An impressive debut script from Drew Greenberg, providing a perfect blend of humour and unease not seen so far this season.
Whilst it's a real treat to see the adorable Elizabeth Anne Allen back as Amy, she's clearly a bad influence on the troubled Willow - who really can't see she has major problems with her use of magic. I couldn't fail to be impressed with her supernatural Net surfing skills, however.
It's great to have the geeks backs - especially scripted by someone who knows the true meaning of geekiness himself. Spike's sudden familiarity with all things Star Trek was a little suspect, though.
The trio of rather less than evil nerds are back after a couple of weeks off. They have a fabulous run in with Spike in the process - every fan-boy type in the world will understand completely the Boba Fett moment (and I count myself amongst their number).
Amy, who has some fantastic exchanges with the regulars, is a welcome addition to the cast. A bit of new blood was sorely needed this season and Elizabeth Anne Allen certainly provides it.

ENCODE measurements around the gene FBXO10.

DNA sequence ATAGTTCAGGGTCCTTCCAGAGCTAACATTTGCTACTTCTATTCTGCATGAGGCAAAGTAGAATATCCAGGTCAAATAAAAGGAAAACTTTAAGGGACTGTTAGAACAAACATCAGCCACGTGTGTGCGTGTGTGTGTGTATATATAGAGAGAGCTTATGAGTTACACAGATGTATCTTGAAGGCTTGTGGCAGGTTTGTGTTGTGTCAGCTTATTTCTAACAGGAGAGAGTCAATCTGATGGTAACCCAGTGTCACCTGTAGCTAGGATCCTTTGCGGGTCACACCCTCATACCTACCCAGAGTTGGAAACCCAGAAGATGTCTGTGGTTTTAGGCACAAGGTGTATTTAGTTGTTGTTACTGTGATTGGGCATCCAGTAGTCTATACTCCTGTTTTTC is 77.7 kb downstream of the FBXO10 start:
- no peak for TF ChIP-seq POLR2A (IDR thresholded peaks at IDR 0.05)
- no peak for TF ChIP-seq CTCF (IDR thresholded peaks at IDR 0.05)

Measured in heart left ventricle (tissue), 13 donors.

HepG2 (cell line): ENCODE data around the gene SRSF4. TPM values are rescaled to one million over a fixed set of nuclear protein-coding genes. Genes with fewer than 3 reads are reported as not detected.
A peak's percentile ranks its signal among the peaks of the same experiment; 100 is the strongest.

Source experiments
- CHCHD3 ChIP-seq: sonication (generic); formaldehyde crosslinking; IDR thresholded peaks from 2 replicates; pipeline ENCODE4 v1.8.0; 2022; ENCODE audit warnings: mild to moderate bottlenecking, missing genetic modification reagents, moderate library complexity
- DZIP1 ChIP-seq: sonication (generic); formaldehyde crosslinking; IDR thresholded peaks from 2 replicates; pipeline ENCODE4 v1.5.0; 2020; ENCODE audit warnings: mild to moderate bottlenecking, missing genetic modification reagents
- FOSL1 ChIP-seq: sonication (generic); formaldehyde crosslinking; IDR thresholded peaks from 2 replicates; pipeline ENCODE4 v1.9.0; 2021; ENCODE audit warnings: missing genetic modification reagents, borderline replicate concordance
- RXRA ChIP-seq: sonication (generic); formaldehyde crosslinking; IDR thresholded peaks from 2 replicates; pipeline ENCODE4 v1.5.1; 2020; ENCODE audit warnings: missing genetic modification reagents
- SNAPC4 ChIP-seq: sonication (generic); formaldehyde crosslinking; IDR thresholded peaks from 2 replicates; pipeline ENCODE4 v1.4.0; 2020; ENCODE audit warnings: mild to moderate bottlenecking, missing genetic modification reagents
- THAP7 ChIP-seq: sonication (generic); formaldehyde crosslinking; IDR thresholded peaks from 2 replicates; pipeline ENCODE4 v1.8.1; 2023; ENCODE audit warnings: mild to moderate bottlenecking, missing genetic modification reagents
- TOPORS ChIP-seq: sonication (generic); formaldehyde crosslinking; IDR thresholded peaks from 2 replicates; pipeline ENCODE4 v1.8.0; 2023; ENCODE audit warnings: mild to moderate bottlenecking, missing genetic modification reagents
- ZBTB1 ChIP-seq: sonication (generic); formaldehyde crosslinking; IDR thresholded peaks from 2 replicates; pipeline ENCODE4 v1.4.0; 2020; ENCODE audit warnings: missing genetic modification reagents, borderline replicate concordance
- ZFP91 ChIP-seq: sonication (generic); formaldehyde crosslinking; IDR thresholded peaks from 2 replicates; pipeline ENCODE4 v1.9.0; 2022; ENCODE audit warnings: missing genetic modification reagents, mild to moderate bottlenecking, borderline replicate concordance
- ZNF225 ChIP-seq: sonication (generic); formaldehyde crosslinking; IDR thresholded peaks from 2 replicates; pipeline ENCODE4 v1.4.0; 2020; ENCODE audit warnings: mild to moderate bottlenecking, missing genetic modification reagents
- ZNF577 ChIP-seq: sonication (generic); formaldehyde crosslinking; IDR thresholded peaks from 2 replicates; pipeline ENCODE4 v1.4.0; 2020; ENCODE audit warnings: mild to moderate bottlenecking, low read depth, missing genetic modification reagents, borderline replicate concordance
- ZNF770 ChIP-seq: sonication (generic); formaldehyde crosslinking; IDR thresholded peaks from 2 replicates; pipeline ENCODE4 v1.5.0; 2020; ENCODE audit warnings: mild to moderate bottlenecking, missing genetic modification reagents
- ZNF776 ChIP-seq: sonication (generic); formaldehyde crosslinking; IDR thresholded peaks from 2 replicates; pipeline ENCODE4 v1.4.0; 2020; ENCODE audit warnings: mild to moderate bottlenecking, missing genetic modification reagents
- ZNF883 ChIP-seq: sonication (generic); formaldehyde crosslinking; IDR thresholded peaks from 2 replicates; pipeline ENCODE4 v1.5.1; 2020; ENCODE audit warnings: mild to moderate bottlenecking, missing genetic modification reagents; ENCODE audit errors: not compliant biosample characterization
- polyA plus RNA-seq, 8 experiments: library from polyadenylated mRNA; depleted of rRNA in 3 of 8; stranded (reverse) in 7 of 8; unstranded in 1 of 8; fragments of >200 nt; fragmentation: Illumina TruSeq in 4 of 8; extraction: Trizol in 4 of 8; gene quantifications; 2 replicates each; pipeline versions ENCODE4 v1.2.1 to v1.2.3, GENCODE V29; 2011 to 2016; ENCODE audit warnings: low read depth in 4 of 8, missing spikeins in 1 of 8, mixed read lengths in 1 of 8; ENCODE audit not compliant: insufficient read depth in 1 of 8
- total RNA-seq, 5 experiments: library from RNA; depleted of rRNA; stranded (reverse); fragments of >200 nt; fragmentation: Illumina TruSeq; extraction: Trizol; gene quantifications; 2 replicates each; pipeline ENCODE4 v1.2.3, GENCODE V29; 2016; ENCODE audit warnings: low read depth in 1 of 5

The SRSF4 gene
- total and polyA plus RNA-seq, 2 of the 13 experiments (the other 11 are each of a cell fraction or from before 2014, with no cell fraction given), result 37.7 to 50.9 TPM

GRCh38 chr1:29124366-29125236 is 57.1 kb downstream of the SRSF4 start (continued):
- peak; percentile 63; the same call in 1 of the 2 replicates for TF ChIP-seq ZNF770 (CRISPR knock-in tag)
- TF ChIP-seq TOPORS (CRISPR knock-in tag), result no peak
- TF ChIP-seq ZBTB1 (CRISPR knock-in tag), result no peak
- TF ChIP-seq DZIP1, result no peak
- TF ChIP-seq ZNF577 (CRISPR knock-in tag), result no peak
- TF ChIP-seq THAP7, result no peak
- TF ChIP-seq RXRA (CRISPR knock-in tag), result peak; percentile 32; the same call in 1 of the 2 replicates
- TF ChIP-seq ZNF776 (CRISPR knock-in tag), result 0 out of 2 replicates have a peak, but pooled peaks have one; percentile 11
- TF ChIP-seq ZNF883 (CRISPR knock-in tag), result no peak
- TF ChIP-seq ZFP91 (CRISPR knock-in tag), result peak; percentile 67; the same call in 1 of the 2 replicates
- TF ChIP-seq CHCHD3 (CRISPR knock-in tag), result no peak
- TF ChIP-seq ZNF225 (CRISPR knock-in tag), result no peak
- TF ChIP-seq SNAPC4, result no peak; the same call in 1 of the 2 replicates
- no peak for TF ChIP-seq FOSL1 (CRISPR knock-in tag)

Buffy, on the other hand, is after very old blood. She finally gives in to temptation and has a moment of passion with Spike, mostly because she doesn't think she's human anymore. This had been on the cards from the start of the season and so is a satisfying, (if slightly icky), turn for the season to take.
All in all, a satisfying episode if you are a regular, but one that will leave a casual viewer rather bemused. And am I the only one who's noticed that something really bad happens every time Buffy has sex? Poor girl.
Buffy getting it on with Spike, Willow and Amy misusing their powers and the geeks being geeky - All the elements are there for a classic episode, but unfortunately the end result is not equal to the sum of its parts.
What's lacking is any real threat - the geeks diamond stealing and the Scooby Gang's over-analysing of it's importance is amusing, as is Willow's witchery, but there's no real sense of danger. The long-awaited Spike and Buffy union also works well in isolation, but you can't help but think such an important event deserves a better plot to frame it. One for the fans, methinks, entertaining but not great drama.